It’s never an ‘easy’ day for cybersecurity teams. On one hand, they’re facing the potential concerns related to an economic downturn, especially tech start-ups. And on the other hand, organizations of every size are experiencing a significant cybersecurity skills gap paired with budget cuts despite the fact that there’s more malicious cyber activity than ever, including state-sponsored attacks on US businesses.
The good news is that history shows that cybersecurity teams are very unlikely to face cuts during a recession. Otherwise, this isn’t all bad news. There are opportunities for security leaders to realign and put all the right pieces in place for more efficient cybersecurity teams.
In this post, we’ll discuss how CISOs and security ops leaders can better manage risk while running more productive teams by using cutting-edge connected technology, strategic budgeting, and more effective internal security training.
1. Grow your cybersecurity team from within
Much like how a major league baseball team nurtures young talent through its farm league system, the best CISOs are growing their own talent by training interns or employees from other parts of the company. Security operations center (SOC) analysts often transition into cybersecurity from another part of the IT department, and today the search doesn’t have to be linked to even the CIO organization.
Economically speaking this is an innovative way to staff your SOC for a reasonable price: and the fact is with the skills shortage you may not even be able to find people externally. An internal development program also builds loyalty and retention. The upfront investment in training will pay dividends as the young staff flourish into cybersecurity pros and don’t bring bad habits with them.
2. Offload key tasks onto technology
Though investing in your team’s talent is an effective and strategic plan, sometimes, you just need help faster. Some of today’s key skill shortage issues can be augmented with automation technology, such as machine learning (ML) and artificial intelligence (AI).
Automation combined with a platform using an XDR approach (the automated analysis of activity data across multiple security layers) effectively breaks down tech and team silos. This approach also helps to free up high-salaried, hard-to-find SOC analysts from having to manually track down every security incident.
Liberated from time-consuming “obvious” tasks that a machine can do very well, analysts can dedicate more time to critical thinking. For instance, if data is suspiciously moving around in a company’s supply chain network, ML alone is not likely enough to uncover the root cause. You want your best people doing deep investigations with the aid of technology so they can more effectively identify the root cause issue. They won’t be able to do that if they’re burdened with manually analyzing the attack chain of the latest email compromise.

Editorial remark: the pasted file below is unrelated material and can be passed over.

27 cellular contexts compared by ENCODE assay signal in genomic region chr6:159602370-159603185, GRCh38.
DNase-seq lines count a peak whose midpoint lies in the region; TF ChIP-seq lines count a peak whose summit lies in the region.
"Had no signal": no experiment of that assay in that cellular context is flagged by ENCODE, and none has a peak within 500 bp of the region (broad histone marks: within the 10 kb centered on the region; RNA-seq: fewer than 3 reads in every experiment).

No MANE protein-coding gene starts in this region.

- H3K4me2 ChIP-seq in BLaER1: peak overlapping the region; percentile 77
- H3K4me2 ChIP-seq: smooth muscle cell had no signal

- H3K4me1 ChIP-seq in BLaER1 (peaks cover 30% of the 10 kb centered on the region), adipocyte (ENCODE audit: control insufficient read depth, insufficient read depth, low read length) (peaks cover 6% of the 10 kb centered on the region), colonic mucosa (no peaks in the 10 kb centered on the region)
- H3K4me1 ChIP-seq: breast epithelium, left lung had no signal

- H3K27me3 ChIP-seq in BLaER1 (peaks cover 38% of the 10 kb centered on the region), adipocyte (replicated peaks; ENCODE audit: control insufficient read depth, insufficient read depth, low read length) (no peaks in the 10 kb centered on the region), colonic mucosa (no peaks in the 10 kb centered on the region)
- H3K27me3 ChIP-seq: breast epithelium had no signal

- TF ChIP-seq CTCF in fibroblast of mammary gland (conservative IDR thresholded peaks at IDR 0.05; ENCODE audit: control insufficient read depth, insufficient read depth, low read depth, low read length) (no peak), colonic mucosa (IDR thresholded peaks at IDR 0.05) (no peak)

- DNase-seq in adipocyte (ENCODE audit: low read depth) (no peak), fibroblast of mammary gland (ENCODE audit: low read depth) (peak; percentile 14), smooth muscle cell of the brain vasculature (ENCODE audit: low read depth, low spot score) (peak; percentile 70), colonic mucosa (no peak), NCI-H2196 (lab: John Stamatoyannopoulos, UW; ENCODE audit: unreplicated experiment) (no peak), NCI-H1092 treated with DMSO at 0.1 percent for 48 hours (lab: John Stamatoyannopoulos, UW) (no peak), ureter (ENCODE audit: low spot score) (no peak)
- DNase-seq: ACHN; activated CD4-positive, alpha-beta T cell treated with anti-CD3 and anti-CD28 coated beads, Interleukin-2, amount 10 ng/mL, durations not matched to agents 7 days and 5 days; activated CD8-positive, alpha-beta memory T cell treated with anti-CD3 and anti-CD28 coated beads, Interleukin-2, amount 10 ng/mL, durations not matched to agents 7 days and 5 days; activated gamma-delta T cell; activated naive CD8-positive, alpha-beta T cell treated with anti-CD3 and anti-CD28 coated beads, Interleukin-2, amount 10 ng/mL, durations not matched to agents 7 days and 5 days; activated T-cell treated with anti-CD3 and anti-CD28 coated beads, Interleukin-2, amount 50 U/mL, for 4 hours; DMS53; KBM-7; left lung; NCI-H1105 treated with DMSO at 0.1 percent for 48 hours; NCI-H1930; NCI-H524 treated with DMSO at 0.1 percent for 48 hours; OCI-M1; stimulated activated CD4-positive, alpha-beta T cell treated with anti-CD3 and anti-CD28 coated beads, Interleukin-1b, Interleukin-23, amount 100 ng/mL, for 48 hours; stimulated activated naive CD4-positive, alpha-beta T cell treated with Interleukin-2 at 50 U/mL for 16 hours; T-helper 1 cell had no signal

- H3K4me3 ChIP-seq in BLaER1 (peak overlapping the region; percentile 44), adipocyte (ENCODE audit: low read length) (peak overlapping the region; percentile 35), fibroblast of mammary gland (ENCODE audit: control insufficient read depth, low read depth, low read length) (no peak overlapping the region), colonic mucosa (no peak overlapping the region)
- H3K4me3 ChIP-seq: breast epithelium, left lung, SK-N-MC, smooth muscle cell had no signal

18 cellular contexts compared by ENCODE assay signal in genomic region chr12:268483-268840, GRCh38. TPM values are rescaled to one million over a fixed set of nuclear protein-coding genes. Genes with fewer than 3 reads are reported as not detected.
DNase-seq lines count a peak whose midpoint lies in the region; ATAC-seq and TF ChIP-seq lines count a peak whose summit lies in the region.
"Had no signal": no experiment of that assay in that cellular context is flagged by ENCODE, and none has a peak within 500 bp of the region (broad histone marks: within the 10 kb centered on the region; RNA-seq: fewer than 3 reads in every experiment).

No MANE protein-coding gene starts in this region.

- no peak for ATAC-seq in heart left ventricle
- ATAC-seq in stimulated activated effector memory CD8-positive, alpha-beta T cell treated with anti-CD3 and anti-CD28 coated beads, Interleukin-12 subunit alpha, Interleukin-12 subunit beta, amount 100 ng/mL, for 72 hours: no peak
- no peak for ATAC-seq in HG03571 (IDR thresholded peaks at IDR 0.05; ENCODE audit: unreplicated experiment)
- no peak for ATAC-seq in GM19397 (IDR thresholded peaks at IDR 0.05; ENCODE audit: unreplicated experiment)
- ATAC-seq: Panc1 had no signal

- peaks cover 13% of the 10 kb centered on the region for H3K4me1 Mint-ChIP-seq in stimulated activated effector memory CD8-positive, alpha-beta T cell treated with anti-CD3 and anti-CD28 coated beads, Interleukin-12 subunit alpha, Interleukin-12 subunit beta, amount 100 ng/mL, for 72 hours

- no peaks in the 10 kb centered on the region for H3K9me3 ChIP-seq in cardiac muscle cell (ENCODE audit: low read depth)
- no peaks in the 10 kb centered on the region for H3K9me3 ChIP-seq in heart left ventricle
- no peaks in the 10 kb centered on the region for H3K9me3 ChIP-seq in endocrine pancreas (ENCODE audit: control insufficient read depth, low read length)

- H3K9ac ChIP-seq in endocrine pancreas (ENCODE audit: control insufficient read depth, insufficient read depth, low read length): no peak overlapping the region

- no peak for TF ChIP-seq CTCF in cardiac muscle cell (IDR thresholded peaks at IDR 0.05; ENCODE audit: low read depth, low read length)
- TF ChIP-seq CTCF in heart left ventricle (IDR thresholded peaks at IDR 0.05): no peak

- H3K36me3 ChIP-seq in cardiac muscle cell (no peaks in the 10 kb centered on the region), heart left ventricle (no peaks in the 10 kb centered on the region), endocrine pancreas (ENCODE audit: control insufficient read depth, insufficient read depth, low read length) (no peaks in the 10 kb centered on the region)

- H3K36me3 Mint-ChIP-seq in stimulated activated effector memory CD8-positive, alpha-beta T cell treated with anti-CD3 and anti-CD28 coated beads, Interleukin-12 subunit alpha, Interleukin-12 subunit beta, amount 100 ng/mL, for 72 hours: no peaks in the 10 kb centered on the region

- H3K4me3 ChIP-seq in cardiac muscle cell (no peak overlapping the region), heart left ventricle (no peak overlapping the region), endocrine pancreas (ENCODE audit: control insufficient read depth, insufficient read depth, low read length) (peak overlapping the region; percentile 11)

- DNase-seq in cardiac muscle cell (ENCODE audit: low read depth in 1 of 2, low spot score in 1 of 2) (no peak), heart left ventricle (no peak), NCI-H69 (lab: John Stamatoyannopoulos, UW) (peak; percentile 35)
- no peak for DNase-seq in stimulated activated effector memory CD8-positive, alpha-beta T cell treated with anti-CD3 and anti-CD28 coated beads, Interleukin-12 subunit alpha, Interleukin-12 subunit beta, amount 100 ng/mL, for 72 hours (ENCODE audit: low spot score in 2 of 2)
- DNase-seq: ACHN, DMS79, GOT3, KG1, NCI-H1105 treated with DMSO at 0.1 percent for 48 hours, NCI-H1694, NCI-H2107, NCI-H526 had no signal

3. Get strategic and look for budget in non-standard places
And now for the elephant in the room: your budget. Experienced SOC analysts require a six-figure salary. But that is academic given that there is such a shortage of precisely these kinds of people.
There may, however, be a workaround. Many organizations may have pockets of budget floating around in IT departments that CISOs can use for tech deployment, training and hiring.
Look for shelf ware: it’s more common than you think for procurement departments to keep paying support maintenance fees for products the company no longer uses. A CISO could do an inventory of no-longer-in-use contracts and claim that budget as their own. And not just in security.
Another way to find budget is to look for volume discounting. For instance, various business units, not just IT, may be buying their own software licenses from the same vendor. The spend is spread across units and could qualify for a volume discount. A CISO could renegotiate volume discounts and claim that savings as cybersecurity budget. The business units may even be paying for product that is already covered under an enterprise license.
4. Use tools that work better together
Look for tools that work better together. Siloed products inevitably lead to visibility gaps and disconnected alerts that get ignored by team members suffering from alert fatigue.
CISOs will get more bang for their buck by leveraging a unified cybersecurity platform, wherein their endpoint, cloud, email, network, and mobile security tools are continuously sharing information and giving SOC teams full visibility into all their cyber assets and vulnerabilities.
A true platform is a ‘better together’ proposition that is more than a volume discount play, but instead a ‘better together’ technology where telemetry, reporting and response is made better than it would through a collection of point products that aren’t at all integrated.
A unified cybersecurity platform is a cutting-edge way for IT teams to respond faster to threats without being weighed down by administrative tasks that are better left to machines. This platform-minded strategy, along with savvy budgeting and the willingness to grow talent internally, will help keep CISOs ahead of today’s relentless cyber attackers.
The last recession didn’t see cuts to security budgets because the attackers themselves were more motivated due to the downturn, and it saw a change in the role of CISOs to be less in the trenches and more often in the boardroom. Given how attuned boards are to their responsibility for cybersecurity they likely won’t likely be putting their companies at risk.
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